There was a normal timespan of adjustment, in my opinion, however my husband came to the conclusion that things were taking too long to get back on track. The children attended the same private school so there should have been no confusion or up-in-the-air ordeals about where their newfound education would take place, as there would be nothing “newfound.” However, Timothy was unable to sleep at night. At 8 years old, he had been way out of the lifestyle of wandering in our bedroom at night and hopping into bed with us, only to kick us over to our designated spots and steal all of our covers. It was something I might have suspected from Maxwell every once in a while, but not Timothy, the eldest and bravest. But here he was most nights, doing just that, hogging our bed and making this new night life in our new home the utmost uncomfortable.

“Timothy,” my husband said one morning over breakfast, “What is the problem lately? You just aren’t acting your big, brave self.” Timothy used to live off of the fact that he was growing up and seemed to embrace that life, unlike most children. He was very mature for his still-young age.

“It’s the floors,” he replied, and it was at this point that we were baffled, extremely confused, sharing the strangest glances with one another before we pried further.

“What?” I finally mustered the courage to ask, wondering if he was still half asleep and attempting to adjust to the newly found morning.

In a tired voice that sounded like it was at wit’s end, Timothy then replied, “It’s the floors. Every night I end up on the floor and I have this feeling like I should be under them.”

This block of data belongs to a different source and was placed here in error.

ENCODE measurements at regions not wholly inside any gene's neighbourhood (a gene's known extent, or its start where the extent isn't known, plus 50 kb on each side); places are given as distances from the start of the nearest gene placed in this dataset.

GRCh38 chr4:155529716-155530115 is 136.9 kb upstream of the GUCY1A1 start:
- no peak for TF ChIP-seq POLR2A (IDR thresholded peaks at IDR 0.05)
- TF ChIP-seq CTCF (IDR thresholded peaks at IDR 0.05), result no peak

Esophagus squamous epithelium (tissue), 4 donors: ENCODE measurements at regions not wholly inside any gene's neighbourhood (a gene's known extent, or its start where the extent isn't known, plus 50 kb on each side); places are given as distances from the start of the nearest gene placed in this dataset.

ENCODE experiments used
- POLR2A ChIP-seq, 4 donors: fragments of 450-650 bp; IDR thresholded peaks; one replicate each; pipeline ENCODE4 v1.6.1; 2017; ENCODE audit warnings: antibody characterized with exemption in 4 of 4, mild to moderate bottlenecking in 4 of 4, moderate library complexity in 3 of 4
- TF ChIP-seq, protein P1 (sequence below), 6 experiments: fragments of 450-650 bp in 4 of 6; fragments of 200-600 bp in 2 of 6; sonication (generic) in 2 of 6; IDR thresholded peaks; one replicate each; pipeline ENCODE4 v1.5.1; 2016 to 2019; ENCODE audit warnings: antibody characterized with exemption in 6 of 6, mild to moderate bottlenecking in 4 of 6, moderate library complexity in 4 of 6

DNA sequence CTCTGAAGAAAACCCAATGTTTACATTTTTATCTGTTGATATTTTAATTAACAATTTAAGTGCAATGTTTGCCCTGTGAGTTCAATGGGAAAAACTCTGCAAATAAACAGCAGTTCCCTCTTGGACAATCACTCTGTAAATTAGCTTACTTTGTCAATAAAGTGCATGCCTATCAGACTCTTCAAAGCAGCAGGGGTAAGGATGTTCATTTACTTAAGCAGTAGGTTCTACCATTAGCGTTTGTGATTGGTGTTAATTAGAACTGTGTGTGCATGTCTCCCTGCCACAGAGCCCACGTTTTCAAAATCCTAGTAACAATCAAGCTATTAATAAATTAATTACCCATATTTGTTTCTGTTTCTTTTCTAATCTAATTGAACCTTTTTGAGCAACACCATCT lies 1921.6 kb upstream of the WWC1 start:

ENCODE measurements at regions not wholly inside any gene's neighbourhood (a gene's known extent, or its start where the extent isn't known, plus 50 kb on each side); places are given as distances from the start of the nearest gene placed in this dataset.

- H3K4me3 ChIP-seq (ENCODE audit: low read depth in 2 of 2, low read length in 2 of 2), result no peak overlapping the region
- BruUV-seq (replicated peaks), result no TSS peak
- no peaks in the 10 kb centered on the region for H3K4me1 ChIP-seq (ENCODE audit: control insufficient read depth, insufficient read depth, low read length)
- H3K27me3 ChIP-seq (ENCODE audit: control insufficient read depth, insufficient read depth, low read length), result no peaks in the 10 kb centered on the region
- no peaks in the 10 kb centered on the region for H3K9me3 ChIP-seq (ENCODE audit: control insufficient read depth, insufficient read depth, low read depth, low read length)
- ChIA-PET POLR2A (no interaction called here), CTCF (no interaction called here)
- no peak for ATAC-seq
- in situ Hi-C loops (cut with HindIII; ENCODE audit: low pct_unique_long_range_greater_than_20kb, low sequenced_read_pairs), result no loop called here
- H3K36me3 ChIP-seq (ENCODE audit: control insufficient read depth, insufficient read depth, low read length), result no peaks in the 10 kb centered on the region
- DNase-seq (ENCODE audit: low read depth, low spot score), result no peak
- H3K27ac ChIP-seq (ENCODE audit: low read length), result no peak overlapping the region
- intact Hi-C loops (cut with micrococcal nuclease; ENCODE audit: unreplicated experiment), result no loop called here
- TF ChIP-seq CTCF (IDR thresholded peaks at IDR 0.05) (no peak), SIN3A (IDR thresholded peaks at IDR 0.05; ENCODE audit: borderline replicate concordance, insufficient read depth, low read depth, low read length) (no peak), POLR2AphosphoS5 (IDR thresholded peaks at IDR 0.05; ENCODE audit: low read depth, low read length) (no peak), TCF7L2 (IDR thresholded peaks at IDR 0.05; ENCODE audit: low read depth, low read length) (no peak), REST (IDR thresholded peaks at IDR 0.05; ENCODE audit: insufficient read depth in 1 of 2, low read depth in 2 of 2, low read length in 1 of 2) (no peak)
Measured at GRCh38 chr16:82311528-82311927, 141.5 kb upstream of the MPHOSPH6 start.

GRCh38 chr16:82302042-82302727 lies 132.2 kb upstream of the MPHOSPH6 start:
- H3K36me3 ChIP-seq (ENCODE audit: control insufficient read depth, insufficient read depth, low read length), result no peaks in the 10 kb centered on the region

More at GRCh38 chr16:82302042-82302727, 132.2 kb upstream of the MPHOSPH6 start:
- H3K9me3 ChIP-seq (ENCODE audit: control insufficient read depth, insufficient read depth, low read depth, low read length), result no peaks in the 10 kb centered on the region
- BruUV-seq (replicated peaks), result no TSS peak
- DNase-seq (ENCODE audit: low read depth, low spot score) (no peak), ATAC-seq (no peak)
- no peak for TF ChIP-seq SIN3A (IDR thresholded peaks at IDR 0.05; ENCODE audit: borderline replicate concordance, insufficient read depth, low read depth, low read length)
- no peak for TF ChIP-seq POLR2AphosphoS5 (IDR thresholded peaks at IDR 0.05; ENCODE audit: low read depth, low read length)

After lots of consideration, we decided against sending Timothy to a child psychologist. There was a lot of back and forth reasoning between my husband and I over the ordeal, but in the end the conclusion was simple: Nothing too out of the ordinary had happened yet, and it had to have been a simple adjustment problem that some children go through. While I stated that it might be a good idea to consider he talk to someone about it, my husband landed on the particularly true subject that all children deal with things in different ways, and maybe he was having some alarming dreams or something. All we could do was offer open arms to our son.

It was weeks into owning our new home that Timothy came downstairs one Saturday morning looking as if he hadn’t gotten any sleep in weeks. He looked naturally ill and so I scooped him up and took his temperature, only for everything to check out. After some confrontation and questioning like some horrible interrogation room technique from my husband and I, Timothy ‘fessed up.

“There is a hole in my floor.”

Discreetly, my husband and I shared the same confused but somewhat terrified expressions. I suppose my first thought was that the floor had fallen through at some spot and left a gaping hole for either of our sons to fall through had they misstepped. We told Timothy to wait there and went upstairs to investigate the issue at hand. Being careful, we both stepped into the room quite flatly and stared at what was, indeed, a hole in the floor.